Joe Manchin sees ‘no use’ in holding a vote on voting rights that is almost certain to fail — thanks in part to him


Joe Manchin sees ‘no use’ in holding a vote on voting rights that is almost certain to fail — thanks in part to him

Brent D. Griffiths January 19, 2022

Sen. Joe Manchin of West Virginia speaks with reportersTom Williams/CQ-Roll Call Inc. via Getty Images
  • Joe Manchin wants to avoid an expected vote that will divide the Democratic Party.
  • Manchin still wants his party to continue to work on voting rights.
  • Top party leaders have brushed off efforts to delay a vote.

Sen. Joe Manchin said that he doesn’t see the point of Senate Majority Leader Chuck Schumer forcing a vote later Wednesday on the party’s major voting rights proposals given that they are virtually destined to fail, thanks in part to his stance.

“I would like to see us stay on the bill. There’s no use to try to bring this to finality by having a vote that’s going to fail tonight,” Manchin of West Virginia told CNN’s Manu Raju ahead of a pivotal day for Democrats.

Senate Majority Leader Chuck Schumer has pledged to force a vote that weakens the Senate’s filibuster after Republicans blocked the party from passing voting rights legislation. Democrats, including Manchin, are united behind the party’s two bills but Manchin and Sen. Kyrsten Sinema are steadfast in opposition to changing filibuster rules.

Republicans are expected to block Democrats from passing their legislation. Schumer is then expected to force senators to consider changing the filibuster, the de-facto 60-vote threshold for most legislation, but due to Manchin and Sinema’s opposition that effort will also fail.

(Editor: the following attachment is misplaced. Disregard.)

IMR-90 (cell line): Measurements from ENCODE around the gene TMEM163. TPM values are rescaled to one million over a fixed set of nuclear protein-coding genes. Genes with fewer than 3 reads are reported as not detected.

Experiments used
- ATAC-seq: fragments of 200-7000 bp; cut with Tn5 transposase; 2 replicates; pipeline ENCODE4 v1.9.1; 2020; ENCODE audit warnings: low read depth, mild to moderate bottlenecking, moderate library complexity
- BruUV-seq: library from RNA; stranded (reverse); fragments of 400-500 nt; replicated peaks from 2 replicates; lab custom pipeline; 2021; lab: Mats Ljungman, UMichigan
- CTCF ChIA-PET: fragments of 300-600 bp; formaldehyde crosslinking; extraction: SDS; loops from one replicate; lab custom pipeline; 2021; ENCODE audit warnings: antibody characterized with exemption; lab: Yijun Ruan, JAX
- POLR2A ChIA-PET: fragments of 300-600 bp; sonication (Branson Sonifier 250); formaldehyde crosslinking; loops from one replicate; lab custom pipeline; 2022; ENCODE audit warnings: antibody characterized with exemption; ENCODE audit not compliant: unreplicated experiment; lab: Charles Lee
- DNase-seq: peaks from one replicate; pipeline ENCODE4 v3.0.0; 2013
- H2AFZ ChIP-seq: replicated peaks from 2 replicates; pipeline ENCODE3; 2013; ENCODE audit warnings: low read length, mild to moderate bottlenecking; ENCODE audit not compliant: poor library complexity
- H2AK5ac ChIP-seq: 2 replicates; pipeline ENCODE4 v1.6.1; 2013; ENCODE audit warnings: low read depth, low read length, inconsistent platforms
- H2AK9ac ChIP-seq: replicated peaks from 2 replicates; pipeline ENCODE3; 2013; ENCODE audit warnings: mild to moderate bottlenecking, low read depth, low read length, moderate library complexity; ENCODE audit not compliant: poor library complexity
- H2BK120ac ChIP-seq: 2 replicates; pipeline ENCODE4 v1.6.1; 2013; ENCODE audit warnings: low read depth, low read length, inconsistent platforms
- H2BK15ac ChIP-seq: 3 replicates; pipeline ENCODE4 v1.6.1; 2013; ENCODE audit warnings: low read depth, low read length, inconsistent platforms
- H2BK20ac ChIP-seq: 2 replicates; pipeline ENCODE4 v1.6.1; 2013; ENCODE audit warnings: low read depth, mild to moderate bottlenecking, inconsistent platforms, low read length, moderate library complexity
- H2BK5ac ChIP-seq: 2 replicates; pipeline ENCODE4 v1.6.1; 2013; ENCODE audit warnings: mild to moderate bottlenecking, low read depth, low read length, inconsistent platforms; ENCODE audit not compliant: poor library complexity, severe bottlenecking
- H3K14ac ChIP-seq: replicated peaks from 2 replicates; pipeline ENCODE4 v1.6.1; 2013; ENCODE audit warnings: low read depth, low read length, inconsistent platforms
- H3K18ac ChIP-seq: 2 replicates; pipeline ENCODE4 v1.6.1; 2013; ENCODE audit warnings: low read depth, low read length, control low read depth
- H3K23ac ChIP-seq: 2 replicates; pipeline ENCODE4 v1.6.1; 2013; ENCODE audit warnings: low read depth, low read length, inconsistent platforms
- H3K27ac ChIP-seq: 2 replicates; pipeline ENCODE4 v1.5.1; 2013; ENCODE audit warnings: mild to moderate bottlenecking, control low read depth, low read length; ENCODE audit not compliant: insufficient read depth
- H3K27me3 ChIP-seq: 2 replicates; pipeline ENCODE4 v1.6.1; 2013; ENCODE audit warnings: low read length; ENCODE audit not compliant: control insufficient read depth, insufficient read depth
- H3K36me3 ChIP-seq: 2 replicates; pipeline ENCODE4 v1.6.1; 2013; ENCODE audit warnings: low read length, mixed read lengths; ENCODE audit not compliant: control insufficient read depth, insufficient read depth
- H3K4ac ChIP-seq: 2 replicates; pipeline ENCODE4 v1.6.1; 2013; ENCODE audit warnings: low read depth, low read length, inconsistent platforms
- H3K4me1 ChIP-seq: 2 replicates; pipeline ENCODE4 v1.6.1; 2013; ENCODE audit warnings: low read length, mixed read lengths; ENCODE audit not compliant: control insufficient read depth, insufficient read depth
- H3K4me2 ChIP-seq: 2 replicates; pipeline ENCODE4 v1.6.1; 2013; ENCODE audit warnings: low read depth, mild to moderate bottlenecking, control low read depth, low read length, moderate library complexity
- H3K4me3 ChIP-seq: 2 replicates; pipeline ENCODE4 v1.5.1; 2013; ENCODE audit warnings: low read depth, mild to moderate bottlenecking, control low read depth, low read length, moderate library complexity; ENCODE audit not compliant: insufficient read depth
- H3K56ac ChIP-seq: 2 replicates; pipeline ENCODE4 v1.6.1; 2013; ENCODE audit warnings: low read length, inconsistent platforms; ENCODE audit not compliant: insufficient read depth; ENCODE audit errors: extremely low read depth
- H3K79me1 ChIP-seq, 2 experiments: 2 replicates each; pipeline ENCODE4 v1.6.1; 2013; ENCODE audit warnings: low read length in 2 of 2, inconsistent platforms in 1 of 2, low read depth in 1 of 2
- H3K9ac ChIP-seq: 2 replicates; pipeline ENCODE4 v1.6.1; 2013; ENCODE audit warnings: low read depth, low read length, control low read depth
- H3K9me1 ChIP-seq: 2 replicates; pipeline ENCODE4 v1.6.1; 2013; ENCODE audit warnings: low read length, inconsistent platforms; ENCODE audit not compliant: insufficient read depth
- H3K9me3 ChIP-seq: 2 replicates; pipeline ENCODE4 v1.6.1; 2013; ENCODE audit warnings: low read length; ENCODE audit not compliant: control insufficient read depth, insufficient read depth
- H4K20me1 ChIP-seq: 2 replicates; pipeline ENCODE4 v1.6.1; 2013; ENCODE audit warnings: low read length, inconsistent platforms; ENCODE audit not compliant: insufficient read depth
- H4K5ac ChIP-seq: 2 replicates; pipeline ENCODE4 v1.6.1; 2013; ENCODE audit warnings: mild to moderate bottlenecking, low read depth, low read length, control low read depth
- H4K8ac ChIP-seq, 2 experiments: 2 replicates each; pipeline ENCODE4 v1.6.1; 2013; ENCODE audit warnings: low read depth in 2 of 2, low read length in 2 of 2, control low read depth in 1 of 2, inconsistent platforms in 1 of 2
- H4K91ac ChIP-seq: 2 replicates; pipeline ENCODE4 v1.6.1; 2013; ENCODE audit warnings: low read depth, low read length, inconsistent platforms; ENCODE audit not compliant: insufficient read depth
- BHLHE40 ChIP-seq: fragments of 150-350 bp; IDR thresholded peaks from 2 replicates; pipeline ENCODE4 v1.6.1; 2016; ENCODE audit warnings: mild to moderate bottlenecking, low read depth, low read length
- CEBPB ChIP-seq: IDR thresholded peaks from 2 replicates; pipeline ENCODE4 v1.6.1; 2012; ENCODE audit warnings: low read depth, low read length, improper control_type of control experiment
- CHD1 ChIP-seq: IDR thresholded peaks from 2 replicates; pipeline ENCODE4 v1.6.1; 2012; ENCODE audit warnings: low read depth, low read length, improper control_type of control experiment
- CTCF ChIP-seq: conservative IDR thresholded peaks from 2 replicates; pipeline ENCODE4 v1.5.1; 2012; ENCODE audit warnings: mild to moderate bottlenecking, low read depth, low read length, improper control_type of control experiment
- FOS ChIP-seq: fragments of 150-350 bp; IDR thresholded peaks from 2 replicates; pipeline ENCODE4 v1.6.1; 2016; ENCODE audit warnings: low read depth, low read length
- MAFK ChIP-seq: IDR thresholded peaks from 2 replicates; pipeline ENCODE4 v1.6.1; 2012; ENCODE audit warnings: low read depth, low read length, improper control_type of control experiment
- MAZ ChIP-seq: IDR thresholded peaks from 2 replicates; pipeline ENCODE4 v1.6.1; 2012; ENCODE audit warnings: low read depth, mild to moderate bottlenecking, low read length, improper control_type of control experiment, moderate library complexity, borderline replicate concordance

Senate Minority Leader Mitch McConnell called Schumer’s expected moves a “sad spectacle.” Schumer and President Joe Biden have repeatedly said the party’s voting rights proposals are about the continuation of the American experiment itself. Schumer has stressed that it is important for all senators, including his fellow Democrats, to put their views on the record.

Manchin told CNN that he will also speak on the Senate floor later today. On Tuesday night, Manchin emphatically declared that he would oppose any changes to the filibuster even if it led to a future primary challenger.

Top party leaders are also eager to move on to other topics. Rep. Hakeem Jeffries of New York, chair of the House Democratic caucus, told reporters that Senate Democrats will soon return to Biden’s massive spending plan known as Build Back Better.

Staff writer Grace Panetta contributed to this report.

Author: John Hanno

Born and raised in Chicago, Illinois. Bogan High School. Worked in Alaska after the earthquake. Joined U.S. Army at 17. Sergeant, B Battery, 3rd Battalion, 84th Artillery, 7th Army. Member of 12 different unions, including 4 different locals of the I.B.E.W. Worked for fortune 50, 100 and 200 companies as an industrial electrician, electrical/electronic technician.